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dc.contributor.authorMcErlean, CMen_US
dc.contributor.authorBräuer-Krisch, Een_US
dc.contributor.authorAdamovics, Jen_US
dc.contributor.authorDoran, SJen_US
dc.date.accessioned2020-06-26T09:53:22Z
dc.date.issued2016-01en_US
dc.identifier.citationPhysics in medicine and biology, 2016, 61 (1), pp. 320 - 337en_US
dc.identifier.issn0031-9155en_US
dc.identifier.urihttps://repository.icr.ac.uk/handle/internal/3780
dc.identifier.eissn1361-6560en_US
dc.identifier.doi10.1088/0031-9155/61/1/320en_US
dc.description.abstractSynchrotron microbeam radiation therapy (MRT) is an advanced form of radiotherapy for which it is extremely difficult to provide adequate quality assurance. This may delay or limit its clinical uptake, particularly in the paediatric patient populations for whom it could be especially suitable. This study investigates the extent to which new developments in 3D dosimetry using optical computed tomography (CT) can visualise MRT dose distributions, and assesses what further developments are necessary before fully quantitative 3D measurements can be achieved. Two experiments are reported. In the first cylindrical samples of the radiochromic polymer PRESAGE(®) were irradiated with different complex MRT geometries including multiport treatments of collimated 'pencil' beams, interlaced microplanar arrays and a multiport treatment using an anthropomorphic head phantom. Samples were scanned using transmission optical CT. In the second experiment, optical CT measurements of the biologically important peak-to-valley dose ratio (PVDR) were compared with expected values from Monte Carlo simulations. The depth-of-field (DOF) of the optical CT system was characterised using a knife-edge method and the possibility of spatial resolution improvement through deconvolution of a measured point spread function (PSF) was investigated. 3D datasets from the first experiment revealed excellent visualisation of the 50 μm beams and various discrepancies from the planned delivery dose were found. The optical CT PVDR measurements were found to be consistently 30% of the expected Monte Carlo values and deconvolution of the microbeam profiles was found to lead to increased noise. The reason for the underestimation of the PVDR by optical CT was attributed to lack of spatial resolution, supported by the results of the DOF characterisation. Solutions are suggested for the outstanding challenges and the data are shown already to be useful in identifying potential treatment anomalies.en_US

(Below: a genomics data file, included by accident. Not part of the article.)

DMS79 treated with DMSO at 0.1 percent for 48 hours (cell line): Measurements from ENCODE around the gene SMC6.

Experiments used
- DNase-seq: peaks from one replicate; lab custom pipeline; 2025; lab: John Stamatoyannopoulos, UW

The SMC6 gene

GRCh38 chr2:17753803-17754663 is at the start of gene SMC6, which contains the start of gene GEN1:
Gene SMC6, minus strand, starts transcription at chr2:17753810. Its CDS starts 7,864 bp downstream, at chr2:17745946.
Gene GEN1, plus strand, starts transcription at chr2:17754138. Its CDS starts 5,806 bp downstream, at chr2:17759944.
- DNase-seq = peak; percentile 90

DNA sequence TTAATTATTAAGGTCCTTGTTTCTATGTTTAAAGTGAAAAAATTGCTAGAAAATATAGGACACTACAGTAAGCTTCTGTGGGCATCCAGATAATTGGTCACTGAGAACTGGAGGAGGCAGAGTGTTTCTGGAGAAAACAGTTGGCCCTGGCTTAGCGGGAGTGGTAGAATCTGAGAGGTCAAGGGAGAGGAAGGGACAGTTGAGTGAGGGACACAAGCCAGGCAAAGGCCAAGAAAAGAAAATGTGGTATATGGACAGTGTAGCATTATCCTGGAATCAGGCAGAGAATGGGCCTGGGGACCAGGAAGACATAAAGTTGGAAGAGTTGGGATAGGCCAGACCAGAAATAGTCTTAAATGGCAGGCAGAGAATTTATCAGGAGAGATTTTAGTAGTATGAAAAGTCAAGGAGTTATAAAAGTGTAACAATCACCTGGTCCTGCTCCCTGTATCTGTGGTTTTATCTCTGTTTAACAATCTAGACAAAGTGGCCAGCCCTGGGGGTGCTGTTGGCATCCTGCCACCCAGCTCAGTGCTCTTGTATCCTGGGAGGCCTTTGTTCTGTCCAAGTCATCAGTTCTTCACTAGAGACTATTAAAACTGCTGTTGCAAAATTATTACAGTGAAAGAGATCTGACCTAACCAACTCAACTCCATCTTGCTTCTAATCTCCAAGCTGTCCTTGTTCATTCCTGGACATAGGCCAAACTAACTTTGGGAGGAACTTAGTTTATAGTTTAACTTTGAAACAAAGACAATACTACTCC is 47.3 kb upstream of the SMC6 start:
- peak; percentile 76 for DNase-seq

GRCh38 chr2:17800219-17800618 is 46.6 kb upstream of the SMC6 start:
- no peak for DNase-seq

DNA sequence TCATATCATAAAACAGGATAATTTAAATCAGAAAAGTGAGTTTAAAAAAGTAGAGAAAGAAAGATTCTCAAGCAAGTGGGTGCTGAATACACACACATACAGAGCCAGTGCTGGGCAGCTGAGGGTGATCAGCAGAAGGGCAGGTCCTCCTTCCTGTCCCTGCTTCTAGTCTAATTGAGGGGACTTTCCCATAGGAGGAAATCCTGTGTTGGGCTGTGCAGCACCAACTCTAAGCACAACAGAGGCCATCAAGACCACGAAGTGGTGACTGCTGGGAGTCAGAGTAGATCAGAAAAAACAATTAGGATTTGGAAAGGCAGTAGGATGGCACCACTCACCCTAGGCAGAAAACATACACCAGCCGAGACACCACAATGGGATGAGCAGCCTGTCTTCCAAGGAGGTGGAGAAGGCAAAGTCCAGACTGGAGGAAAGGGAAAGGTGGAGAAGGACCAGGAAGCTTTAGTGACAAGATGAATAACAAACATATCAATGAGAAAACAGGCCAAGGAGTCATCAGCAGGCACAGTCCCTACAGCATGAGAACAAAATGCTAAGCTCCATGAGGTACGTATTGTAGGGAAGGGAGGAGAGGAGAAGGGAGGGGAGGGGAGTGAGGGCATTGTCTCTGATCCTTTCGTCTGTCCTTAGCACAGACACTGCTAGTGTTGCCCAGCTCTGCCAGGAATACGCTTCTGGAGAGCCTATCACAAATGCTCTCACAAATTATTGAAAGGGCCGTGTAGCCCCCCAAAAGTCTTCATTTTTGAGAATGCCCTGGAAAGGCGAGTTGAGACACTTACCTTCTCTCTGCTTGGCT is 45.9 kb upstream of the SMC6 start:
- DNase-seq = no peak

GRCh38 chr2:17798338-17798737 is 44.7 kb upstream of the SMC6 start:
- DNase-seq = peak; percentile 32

dc.formatPrint-Electronicen_US
dc.format.extent320 - 337en_US
dc.languageengen_US
dc.language.isoengen_US
dc.rights.urihttp://creativecommons.org/licenses/by/4.0/en_US
dc.subjectHumansen_US
dc.subjectTomography, Opticalen_US
dc.subjectRadiotherapy Dosageen_US
dc.subjectX-Ray Therapyen_US
dc.subjectRadiotherapy Planning, Computer-Assisteden_US
dc.subjectSynchrotronsen_US
dc.titleAssessment of optical CT as a future QA tool for synchrotron x-ray microbeam therapy.en_US
dc.typeJournal Article
rioxxterms.versionofrecord10.1088/0031-9155/61/1/320en_US
rioxxterms.licenseref.startdate2016-01en_US
rioxxterms.typeJournal Article/Reviewen_US
dc.relation.isPartOfPhysics in medicine and biologyen_US
pubs.issue1en_US
pubs.notesNot knownen_US
pubs.organisational-group/ICR
pubs.organisational-group/ICR/Primary Group
pubs.organisational-group/ICR/Primary Group/ICR Divisions
pubs.organisational-group/ICR/Primary Group/ICR Divisions/Radiotherapy and Imaging
pubs.organisational-group/ICR/Primary Group/ICR Divisions/Radiotherapy and Imaging/Magnetic Resonance
pubs.publication-statusPublisheden_US
pubs.volume61en_US
pubs.embargo.termsNot knownen_US
icr.researchteamMagnetic Resonanceen_US
dc.contributor.icrauthorDoran, Simonen_US


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